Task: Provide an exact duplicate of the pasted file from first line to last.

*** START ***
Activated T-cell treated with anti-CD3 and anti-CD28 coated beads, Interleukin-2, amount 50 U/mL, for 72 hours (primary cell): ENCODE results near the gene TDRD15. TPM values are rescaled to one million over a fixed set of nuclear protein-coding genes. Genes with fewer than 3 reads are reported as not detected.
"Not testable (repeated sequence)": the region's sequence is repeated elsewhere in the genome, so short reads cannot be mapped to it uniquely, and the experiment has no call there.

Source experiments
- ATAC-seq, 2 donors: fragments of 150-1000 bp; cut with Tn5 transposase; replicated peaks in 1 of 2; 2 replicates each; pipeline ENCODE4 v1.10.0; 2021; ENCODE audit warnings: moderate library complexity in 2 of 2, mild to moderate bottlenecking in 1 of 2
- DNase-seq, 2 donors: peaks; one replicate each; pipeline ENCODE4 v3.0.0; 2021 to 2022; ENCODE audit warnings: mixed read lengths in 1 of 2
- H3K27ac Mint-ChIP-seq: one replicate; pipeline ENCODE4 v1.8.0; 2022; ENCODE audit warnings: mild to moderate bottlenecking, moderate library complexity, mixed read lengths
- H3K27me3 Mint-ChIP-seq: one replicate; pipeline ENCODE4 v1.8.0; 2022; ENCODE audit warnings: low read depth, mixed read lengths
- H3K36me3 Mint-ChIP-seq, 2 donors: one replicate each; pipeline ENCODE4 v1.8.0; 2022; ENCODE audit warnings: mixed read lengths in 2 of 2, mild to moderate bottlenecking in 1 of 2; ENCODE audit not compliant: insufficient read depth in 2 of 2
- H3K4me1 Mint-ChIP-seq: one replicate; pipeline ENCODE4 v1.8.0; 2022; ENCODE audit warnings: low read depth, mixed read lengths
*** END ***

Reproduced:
Activated T-cell treated with anti-CD3 and anti-CD28 coated beads, Interleukin-2, amount 50 U/mL, for 72 hours (primary cell): ENCODE results near the gene TDRD15. TPM values are rescaled to one million over a fixed set of nuclear protein-coding genes. Genes with fewer than 3 reads are reported as not detected.
"Not testable (repeated sequence)": the region's sequence is repeated elsewhere in the genome, so short reads cannot be mapped to it uniquely, and the experiment has no call there.

Source experiments
- ATAC-seq, 2 donors: fragments of 150-1000 bp; cut with Tn5 transposase; replicated peaks in 1 of 2; 2 replicates each; pipeline ENCODE4 v1.10.0; 2021; ENCODE audit warnings: moderate library complexity in 2 of 2, mild to moderate bottlenecking in 1 of 2
- DNase-seq, 2 donors: peaks; one replicate each; pipeline ENCODE4 v3.0.0; 2021 to 2022; ENCODE audit warnings: mixed read lengths in 1 of 2
- H3K27ac Mint-ChIP-seq: one replicate; pipeline ENCODE4 v1.8.0; 2022; ENCODE audit warnings: mild to moderate bottlenecking, moderate library complexity, mixed read lengths
- H3K27me3 Mint-ChIP-seq: one replicate; pipeline ENCODE4 v1.8.0; 2022; ENCODE audit warnings: low read depth, mixed read lengths
- H3K36me3 Mint-ChIP-seq, 2 donors: one replicate each; pipeline ENCODE4 v1.8.0; 2022; ENCODE audit warnings: mixed read lengths in 2 of 2, mild to moderate bottlenecking in 1 of 2; ENCODE audit not compliant: insufficient read depth in 2 of 2
- H3K4me1 Mint-ChIP-seq: one replicate; pipeline ENCODE4 v1.8.0; 2022; ENCODE audit warnings: low read depth, mixed read lengths